acid rain

Acid Rain  ...see also Acid Rain in our self-education section

adapted to HTML from lecture notes of Prof. Stephen A. Nelson Tulane University

Introduction
What is acid rain?
Effects of acid rain
The problem of aluminium
The problem of chlorine
The effects of pH
The sulphate ion
Sources


INTRODUCTION: Acid rain is a great problem in our world. It causes fish
and plants to die in our waters. As well it causes harm to our own race as
well, because we eat these fish, drink this water and eat these plants. It
is a problem that we must all face together and try to get rid of. However
acid rain on it's own is not the biggest problem. It cause many other
problems such as aluminum poisoning. Acid Rain is deadly.

WHAT IS ACID RAIN?
Main source of acid rain is sulfur dioxide and nitrogen oxides in the atmosphere.
Power plants are a major source for sulfur dioxide and as well nitrogen oxide.
Automobiles, trucks and buses are major contributors of nitrogen oxides in urban and suburban environments.
 Acid rain is all the rain, snow, mist etc that falls from the sky
onto our planet that contains an unnatural acidic. It is not to be
confused with uncontaminated rain that falls, for that rain is naturally
slightly acidic. It is caused by today's industry. When products are
manufactured many chemicals are used to create it. However because of the
difficulty and cost of properly disposing of these products they are often
emitted into the atmosphere with little or no treatment.

 The term was first considered to be important about 20 years ago when
scientists in Sweden and Norway first believed that acidic rain may be
causing great ecological damage to the planet. The problem was that by the
time that the scientist found the problem it was already very large.
Detecting an acid lake is often quite difficult. A lake does not become
acid over night. It happens over a period of many years, some times
decades. The changes are usually to gradual for them to be noticed early.


EFFECTS OF ACID RAIN

At the beginning of the 20th century most rivers/lakes like the river
Tovdal in Norway had not yet begun to die. However by 1926 local
inspectors were noticing that many of the lakes were beginning to show
signs of death. Fish were found dead along the banks of many rivers. As
the winters ice began to melt off more and more hundreds upon hundreds
more dead fish (trout in particular) were being found. It was at this time
that scientist began to search for the reason. As the scientists continued
to work they found many piles of dead fish, up to 5000 in one pile,
further up the river. Divers were sent in to examine the bottom of the
rivers. What they found were many more dead fish. Many live and dead
specimens were taken back to labs across Norway. When the live specimens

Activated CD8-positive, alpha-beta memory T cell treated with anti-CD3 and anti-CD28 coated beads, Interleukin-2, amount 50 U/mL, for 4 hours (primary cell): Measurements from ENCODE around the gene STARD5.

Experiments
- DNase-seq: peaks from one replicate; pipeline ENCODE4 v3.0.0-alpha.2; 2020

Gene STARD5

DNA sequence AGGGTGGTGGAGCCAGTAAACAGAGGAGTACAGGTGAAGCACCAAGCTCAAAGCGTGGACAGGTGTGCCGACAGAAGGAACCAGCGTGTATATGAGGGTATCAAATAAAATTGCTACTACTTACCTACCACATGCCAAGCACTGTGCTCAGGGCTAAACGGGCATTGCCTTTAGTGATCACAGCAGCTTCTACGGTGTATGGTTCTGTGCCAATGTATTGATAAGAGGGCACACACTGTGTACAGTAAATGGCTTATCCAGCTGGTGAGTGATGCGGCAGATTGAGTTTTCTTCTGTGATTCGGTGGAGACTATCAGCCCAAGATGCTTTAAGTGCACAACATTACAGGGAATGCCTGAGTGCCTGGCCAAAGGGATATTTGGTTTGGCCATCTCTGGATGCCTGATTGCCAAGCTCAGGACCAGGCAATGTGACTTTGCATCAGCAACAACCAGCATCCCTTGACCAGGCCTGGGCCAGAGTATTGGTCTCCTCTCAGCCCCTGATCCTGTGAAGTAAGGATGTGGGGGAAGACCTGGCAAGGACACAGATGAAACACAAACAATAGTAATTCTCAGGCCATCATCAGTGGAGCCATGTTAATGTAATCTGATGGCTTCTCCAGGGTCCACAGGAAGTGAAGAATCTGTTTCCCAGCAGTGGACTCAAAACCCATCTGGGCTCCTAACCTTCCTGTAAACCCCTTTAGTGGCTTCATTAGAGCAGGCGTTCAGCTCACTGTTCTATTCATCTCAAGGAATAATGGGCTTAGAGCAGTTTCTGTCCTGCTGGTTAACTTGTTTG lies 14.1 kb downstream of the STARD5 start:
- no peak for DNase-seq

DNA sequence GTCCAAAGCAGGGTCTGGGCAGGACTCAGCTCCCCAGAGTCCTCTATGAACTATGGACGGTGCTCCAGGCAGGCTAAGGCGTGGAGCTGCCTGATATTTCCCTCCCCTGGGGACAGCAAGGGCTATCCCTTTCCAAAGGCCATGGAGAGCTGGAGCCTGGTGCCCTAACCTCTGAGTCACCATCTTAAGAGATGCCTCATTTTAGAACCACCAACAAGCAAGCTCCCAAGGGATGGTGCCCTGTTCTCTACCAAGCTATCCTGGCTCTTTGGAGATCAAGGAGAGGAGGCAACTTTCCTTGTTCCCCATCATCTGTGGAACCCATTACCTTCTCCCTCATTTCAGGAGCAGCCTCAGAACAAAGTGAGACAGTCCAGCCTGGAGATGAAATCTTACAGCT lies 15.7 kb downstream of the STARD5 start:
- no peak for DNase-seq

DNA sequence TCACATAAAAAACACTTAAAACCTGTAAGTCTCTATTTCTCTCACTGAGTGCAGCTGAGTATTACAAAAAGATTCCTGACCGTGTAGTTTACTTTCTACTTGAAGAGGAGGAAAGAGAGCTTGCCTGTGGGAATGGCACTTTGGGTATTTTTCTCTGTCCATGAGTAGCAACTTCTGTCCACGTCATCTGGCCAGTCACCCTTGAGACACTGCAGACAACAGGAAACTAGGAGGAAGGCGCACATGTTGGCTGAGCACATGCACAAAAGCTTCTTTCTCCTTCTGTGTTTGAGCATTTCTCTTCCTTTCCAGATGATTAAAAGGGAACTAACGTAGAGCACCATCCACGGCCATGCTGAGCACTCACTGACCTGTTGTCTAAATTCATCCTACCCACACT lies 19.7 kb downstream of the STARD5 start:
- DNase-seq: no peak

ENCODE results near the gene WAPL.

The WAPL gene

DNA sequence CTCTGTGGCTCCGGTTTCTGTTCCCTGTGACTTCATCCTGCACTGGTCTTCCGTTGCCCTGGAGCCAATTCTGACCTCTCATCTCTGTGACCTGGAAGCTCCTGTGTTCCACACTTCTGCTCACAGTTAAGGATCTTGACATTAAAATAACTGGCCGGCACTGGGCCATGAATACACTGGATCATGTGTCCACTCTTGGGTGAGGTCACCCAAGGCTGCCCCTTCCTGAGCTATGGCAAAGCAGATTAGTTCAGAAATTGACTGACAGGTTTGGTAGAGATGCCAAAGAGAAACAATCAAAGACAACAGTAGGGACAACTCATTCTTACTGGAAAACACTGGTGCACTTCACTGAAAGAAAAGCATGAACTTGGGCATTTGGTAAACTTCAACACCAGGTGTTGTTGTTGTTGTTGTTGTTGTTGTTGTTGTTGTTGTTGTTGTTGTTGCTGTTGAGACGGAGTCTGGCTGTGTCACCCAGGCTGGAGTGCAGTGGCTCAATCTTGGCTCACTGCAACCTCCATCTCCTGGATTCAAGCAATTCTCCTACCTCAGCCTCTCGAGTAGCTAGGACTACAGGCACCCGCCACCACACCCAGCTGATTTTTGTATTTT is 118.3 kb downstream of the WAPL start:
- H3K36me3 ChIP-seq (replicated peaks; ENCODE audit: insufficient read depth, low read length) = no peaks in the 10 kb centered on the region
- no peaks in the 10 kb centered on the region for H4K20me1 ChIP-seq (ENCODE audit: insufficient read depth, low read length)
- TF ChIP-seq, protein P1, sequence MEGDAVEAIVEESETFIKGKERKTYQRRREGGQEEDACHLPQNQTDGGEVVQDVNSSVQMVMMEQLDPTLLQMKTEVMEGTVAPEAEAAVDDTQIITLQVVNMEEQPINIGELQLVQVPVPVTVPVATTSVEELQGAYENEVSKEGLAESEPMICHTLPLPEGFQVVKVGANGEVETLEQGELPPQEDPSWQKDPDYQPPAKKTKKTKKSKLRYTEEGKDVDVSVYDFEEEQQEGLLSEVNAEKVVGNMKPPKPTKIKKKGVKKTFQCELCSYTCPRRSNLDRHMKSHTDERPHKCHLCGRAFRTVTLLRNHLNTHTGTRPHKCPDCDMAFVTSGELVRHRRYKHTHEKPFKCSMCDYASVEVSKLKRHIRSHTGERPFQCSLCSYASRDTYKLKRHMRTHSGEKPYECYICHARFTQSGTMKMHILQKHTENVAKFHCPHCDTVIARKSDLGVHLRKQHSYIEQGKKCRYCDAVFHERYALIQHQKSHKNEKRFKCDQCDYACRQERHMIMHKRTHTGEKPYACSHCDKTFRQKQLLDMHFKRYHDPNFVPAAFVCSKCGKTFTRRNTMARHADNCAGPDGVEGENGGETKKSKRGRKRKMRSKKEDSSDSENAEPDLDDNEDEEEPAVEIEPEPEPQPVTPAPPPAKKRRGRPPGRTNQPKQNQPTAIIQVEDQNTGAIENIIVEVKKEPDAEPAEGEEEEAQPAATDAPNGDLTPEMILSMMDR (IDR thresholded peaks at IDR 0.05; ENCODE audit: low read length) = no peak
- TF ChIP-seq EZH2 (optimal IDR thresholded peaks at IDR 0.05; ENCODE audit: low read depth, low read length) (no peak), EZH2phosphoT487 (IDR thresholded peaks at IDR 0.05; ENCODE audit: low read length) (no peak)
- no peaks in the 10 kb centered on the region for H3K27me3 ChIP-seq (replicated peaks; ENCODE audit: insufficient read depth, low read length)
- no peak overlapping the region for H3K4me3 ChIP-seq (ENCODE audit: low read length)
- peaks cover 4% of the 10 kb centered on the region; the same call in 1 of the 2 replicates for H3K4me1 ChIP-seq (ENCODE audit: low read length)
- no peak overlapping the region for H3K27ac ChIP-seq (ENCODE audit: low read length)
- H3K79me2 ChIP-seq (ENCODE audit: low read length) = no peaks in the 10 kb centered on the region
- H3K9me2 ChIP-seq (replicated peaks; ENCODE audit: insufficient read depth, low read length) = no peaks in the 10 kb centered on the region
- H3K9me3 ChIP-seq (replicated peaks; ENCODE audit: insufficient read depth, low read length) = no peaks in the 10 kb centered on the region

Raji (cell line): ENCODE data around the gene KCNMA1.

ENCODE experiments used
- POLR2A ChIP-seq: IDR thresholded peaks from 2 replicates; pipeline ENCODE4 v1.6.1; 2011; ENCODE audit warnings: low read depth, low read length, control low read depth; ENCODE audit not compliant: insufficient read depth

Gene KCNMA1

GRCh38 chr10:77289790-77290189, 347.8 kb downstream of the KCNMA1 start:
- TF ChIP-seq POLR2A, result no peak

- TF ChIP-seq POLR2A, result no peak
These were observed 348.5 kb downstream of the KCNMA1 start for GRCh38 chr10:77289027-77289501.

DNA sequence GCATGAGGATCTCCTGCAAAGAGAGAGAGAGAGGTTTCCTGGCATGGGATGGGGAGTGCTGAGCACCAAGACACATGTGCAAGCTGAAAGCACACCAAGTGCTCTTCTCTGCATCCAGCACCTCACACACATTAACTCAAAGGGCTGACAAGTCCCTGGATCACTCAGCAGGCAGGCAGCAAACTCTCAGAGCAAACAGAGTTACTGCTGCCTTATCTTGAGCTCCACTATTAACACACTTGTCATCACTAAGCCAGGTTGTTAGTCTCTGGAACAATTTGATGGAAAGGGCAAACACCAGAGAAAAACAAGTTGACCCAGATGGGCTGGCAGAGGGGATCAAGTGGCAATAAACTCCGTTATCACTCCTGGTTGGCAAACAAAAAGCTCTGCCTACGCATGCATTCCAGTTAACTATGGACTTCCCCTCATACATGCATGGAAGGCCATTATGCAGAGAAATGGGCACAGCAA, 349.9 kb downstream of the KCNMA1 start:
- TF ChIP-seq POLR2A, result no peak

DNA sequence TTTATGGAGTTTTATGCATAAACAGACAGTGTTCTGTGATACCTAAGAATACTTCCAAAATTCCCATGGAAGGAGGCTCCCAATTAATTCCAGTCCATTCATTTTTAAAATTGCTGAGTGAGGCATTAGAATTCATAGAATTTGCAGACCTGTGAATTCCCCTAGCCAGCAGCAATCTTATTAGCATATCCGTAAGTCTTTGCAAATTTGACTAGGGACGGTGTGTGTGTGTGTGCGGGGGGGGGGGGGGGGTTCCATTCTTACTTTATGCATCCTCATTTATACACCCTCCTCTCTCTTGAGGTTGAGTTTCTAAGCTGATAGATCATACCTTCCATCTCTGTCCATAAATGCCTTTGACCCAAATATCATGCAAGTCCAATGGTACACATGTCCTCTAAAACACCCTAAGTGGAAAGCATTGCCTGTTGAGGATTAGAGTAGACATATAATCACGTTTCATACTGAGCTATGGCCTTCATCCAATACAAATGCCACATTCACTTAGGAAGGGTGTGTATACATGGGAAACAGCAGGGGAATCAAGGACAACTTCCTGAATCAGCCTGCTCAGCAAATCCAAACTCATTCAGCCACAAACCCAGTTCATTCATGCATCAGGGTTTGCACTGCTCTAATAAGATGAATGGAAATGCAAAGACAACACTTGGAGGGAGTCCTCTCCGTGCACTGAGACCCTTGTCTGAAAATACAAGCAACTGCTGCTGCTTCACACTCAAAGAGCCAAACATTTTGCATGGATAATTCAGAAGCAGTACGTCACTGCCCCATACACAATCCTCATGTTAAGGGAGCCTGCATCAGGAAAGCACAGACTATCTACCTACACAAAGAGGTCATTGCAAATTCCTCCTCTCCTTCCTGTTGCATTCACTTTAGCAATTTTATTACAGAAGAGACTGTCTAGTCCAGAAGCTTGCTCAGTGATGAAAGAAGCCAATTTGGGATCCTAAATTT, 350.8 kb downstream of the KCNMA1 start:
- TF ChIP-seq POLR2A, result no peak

were examined they were found to have very little sodium in their blood.
This is typical a typical symptom of acid poisoning. The acid had entered
the gills of the fish and poisoned them so that they were unable to
extract salt from the water to maintain their bodies sodium levels.

     Many scientist said that this acid poising was due to the fact that
it was just after the winter and that all the snow and ice was running
down into the streams and lakes. They believed that the snow had been
exposed to many natural phenomena that gave the snow it's high acid
content. Other scientists were not sure that this theory was correct
because at the time that the snow was added to the lakes and streams the
Ph levels would change from around 5.2 to 4.6. They believed that such a
high jump could not be attributed to natural causes. They believed that it
was due to air pollution. They were right. Since the beginning of the
Industrial revolution in England pollution had been affecting all the
trees,soil and rivers in Europe and North America.

     However until recently the loses of fish was contained to the
southern parts of Europe. Because of the constant onslaught of acid rain
lakes and rivers began to lose their ability to counter act their affects.
Much of the alkaline elements; such as calcium and limestone; in the soil
had been washed away. It is these lakes that we must be worried about for
they will soon become extinct.

     A fact that may please fishermen is that in lakes/rivers they tend to
catch older and larger fish. This may please them in the short run however
they will soon have to change lakes for the fish supply will die quickly
in these lakes. The problem is that acid causes difficulties the fish's
reproductive system. Often fish born in acid lakes do not survive for they
are born with birth defects such as twisted and deformed spinal columns.
This is a sign that they are unable to extract enough calcium from the
water to fully develop their bone. These young soon die. With no
competition the older,stronger can grow easily. However there food is
contaminated as well by the acid in the water. Soon they have not enough
food for themselves and turn to cannibalism. With only an older population
left there is no one left to regenerate themselves. Soon the lake dies.


THE PROBLEM OF ALUMINIUM
     By the late 1970s many Norwegian scientists began to suspect that it
was not only the acid in the water that was causing the deaths. They had
proved that most fish could survive in a stream that had up to a 1 unit
difference in PH. After many experiments and research they found that
their missing link was aluminum.